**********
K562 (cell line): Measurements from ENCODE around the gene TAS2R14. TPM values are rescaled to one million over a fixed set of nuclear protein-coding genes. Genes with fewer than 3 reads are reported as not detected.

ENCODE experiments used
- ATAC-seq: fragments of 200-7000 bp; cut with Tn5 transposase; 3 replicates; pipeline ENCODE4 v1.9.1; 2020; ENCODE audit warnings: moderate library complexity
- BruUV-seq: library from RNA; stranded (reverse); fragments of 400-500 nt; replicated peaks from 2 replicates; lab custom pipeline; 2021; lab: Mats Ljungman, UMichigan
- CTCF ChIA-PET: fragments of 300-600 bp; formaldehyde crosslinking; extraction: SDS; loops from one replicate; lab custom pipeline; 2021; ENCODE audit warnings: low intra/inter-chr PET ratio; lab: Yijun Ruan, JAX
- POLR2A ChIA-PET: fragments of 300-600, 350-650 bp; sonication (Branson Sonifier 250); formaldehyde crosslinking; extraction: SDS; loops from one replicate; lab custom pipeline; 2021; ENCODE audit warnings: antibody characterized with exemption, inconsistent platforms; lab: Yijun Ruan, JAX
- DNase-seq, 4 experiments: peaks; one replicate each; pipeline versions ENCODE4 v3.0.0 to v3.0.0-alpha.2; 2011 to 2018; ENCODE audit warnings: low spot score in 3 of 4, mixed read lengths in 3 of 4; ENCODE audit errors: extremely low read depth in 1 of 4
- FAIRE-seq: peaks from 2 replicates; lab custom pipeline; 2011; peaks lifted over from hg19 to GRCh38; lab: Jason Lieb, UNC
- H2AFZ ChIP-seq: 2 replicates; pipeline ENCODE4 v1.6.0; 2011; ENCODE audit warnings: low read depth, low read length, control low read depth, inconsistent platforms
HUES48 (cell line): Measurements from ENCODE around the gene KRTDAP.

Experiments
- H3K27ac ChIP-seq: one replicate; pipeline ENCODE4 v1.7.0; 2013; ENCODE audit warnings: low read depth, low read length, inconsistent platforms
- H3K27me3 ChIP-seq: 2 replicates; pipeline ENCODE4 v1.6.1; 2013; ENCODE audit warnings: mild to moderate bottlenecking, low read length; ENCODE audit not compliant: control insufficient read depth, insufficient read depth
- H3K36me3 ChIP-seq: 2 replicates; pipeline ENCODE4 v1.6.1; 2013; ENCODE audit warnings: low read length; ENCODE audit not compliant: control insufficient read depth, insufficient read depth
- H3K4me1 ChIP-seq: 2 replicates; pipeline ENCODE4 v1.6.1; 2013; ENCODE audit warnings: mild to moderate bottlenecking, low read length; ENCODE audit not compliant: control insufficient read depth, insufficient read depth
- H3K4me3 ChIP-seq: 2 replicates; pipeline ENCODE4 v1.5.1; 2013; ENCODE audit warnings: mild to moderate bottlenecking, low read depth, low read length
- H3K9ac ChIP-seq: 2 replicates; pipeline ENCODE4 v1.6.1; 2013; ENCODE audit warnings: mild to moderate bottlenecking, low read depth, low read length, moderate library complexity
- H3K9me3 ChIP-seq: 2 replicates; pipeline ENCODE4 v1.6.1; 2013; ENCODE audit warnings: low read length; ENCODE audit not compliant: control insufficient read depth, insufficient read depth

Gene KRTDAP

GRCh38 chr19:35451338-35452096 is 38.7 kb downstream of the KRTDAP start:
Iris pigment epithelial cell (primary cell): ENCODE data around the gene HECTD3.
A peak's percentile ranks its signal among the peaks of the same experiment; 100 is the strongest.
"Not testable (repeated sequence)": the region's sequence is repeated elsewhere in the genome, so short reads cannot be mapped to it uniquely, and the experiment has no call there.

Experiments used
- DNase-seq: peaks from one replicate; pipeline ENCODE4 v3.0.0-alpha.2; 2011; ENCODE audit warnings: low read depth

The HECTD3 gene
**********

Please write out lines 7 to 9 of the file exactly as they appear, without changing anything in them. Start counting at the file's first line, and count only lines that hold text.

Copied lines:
- DNase-seq, 4 experiments: peaks; one replicate each; pipeline versions ENCODE4 v3.0.0 to v3.0.0-alpha.2; 2011 to 2018; ENCODE audit warnings: low spot score in 3 of 4, mixed read lengths in 3 of 4; ENCODE audit errors: extremely low read depth in 1 of 4
- FAIRE-seq: peaks from 2 replicates; lab custom pipeline; 2011; peaks lifted over from hg19 to GRCh38; lab: Jason Lieb, UNC
- H2AFZ ChIP-seq: 2 replicates; pipeline ENCODE4 v1.6.0; 2011; ENCODE audit warnings: low read depth, low read length, control low read depth, inconsistent platforms